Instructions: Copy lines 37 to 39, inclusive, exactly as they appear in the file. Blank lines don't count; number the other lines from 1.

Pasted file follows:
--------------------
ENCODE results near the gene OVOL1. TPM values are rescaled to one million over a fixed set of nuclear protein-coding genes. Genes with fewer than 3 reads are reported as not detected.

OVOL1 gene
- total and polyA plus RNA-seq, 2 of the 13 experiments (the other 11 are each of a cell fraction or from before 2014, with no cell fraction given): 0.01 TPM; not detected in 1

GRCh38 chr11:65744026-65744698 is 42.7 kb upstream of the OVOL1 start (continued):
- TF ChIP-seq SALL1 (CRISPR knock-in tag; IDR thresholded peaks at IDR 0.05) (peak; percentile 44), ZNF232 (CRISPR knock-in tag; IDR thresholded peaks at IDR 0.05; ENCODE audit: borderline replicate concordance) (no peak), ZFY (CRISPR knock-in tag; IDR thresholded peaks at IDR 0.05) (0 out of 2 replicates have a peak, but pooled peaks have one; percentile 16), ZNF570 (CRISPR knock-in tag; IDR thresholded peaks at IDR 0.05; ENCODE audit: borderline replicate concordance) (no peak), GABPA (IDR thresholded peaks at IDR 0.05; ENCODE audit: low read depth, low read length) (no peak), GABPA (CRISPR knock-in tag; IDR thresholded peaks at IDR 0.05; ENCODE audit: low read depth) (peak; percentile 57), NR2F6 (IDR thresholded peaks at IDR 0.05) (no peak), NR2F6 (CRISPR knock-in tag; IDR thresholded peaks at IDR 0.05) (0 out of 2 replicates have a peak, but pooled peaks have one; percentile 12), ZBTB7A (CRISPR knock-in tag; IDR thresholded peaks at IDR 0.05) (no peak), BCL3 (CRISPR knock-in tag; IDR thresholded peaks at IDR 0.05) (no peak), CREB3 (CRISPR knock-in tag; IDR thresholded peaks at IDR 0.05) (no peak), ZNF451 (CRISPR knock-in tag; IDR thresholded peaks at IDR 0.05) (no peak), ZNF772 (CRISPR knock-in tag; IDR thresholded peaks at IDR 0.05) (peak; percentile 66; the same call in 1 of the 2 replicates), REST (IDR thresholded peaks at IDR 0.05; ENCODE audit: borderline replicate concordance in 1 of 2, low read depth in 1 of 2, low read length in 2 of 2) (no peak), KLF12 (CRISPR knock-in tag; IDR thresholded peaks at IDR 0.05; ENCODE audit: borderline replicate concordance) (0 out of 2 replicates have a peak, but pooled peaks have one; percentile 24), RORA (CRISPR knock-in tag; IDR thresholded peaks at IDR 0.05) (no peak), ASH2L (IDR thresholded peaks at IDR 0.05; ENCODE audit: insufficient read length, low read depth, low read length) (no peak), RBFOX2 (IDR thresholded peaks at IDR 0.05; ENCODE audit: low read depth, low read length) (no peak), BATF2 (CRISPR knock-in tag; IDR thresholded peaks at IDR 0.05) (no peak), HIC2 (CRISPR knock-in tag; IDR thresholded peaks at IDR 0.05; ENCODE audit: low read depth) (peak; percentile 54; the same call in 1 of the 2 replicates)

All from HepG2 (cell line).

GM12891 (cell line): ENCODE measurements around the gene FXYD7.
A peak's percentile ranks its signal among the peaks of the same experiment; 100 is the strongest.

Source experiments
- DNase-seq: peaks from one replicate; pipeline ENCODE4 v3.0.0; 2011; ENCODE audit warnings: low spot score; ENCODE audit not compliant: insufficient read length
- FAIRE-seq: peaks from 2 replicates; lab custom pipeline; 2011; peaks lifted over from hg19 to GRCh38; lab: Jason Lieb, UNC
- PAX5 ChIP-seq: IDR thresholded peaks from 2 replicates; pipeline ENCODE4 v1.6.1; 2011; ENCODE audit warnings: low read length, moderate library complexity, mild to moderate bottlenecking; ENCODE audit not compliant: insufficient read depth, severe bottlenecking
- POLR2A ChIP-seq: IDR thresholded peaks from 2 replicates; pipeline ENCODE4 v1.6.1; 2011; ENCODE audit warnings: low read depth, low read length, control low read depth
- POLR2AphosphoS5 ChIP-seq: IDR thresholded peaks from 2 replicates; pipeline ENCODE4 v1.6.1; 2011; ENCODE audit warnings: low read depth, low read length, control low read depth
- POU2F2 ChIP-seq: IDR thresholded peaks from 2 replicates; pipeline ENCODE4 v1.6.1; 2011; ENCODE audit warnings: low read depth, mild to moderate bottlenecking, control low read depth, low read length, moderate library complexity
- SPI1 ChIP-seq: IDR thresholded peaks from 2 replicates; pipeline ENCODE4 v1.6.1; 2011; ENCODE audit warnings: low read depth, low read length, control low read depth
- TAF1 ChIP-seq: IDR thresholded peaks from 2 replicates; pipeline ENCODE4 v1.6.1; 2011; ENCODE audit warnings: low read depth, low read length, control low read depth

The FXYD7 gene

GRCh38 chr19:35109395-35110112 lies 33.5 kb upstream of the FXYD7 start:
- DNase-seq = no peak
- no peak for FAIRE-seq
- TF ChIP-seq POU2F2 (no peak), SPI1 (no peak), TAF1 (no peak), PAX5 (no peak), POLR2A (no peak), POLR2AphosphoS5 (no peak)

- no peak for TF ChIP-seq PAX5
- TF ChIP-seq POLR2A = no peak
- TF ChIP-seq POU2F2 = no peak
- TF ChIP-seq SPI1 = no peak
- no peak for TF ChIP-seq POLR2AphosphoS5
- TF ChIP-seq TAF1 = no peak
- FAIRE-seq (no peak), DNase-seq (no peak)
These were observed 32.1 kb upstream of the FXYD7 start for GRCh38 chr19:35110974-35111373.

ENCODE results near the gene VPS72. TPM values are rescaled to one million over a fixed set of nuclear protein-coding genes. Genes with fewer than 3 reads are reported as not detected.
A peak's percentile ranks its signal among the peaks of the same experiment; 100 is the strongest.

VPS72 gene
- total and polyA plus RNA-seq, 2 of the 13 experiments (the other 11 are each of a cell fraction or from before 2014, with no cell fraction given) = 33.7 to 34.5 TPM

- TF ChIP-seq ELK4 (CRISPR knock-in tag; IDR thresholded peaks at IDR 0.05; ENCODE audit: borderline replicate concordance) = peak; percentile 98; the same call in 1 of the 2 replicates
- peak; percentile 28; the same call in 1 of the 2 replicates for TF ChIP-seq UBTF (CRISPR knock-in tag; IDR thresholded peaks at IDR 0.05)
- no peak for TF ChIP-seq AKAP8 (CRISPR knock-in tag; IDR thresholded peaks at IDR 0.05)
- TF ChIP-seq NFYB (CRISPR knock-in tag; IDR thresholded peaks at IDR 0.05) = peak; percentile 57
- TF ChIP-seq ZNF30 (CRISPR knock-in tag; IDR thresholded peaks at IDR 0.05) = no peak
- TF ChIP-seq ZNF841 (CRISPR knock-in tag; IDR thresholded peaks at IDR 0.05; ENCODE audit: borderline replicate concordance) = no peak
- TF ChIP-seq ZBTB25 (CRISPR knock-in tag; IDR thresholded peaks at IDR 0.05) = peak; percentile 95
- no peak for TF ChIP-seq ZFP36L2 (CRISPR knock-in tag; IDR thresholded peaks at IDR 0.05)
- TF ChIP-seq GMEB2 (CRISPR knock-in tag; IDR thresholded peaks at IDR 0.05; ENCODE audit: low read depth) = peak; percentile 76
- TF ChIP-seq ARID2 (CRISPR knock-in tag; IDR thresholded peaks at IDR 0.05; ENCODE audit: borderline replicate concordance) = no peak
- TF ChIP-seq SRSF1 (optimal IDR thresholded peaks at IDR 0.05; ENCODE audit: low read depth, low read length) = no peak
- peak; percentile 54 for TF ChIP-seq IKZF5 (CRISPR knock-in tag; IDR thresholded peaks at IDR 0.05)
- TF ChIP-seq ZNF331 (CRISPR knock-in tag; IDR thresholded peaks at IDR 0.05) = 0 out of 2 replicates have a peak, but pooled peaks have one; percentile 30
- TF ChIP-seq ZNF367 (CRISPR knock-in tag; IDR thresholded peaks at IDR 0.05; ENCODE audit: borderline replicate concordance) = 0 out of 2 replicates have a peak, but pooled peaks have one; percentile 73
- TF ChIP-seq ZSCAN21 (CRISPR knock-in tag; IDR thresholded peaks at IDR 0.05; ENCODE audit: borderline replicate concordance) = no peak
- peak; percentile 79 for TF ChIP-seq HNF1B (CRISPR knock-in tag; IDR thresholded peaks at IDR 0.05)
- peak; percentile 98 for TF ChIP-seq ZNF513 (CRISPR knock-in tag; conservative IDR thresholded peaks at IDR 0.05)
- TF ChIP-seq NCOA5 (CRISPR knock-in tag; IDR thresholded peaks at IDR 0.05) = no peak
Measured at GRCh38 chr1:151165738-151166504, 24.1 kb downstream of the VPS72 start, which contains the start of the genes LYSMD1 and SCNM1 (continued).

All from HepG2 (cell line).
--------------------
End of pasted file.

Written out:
- no peak for TF ChIP-seq AKAP8 (CRISPR knock-in tag; IDR thresholded peaks at IDR 0.05)
- TF ChIP-seq NFYB (CRISPR knock-in tag; IDR thresholded peaks at IDR 0.05) = peak; percentile 57
- TF ChIP-seq ZNF30 (CRISPR knock-in tag; IDR thresholded peaks at IDR 0.05) = no peak